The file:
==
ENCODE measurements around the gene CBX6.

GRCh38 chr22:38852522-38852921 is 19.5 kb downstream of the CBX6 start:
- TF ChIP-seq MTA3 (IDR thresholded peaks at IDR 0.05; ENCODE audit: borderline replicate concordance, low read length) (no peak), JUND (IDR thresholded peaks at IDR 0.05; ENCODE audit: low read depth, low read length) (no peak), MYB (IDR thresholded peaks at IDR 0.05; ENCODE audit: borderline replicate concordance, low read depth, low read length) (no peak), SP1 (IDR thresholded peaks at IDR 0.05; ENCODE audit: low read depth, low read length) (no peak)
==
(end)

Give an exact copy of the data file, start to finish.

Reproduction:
ENCODE measurements around the gene CBX6.

GRCh38 chr22:38852522-38852921 is 19.5 kb downstream of the CBX6 start:
- TF ChIP-seq MTA3 (IDR thresholded peaks at IDR 0.05; ENCODE audit: borderline replicate concordance, low read length) (no peak), JUND (IDR thresholded peaks at IDR 0.05; ENCODE audit: low read depth, low read length) (no peak), MYB (IDR thresholded peaks at IDR 0.05; ENCODE audit: borderline replicate concordance, low read depth, low read length) (no peak), SP1 (IDR thresholded peaks at IDR 0.05; ENCODE audit: low read depth, low read length) (no peak)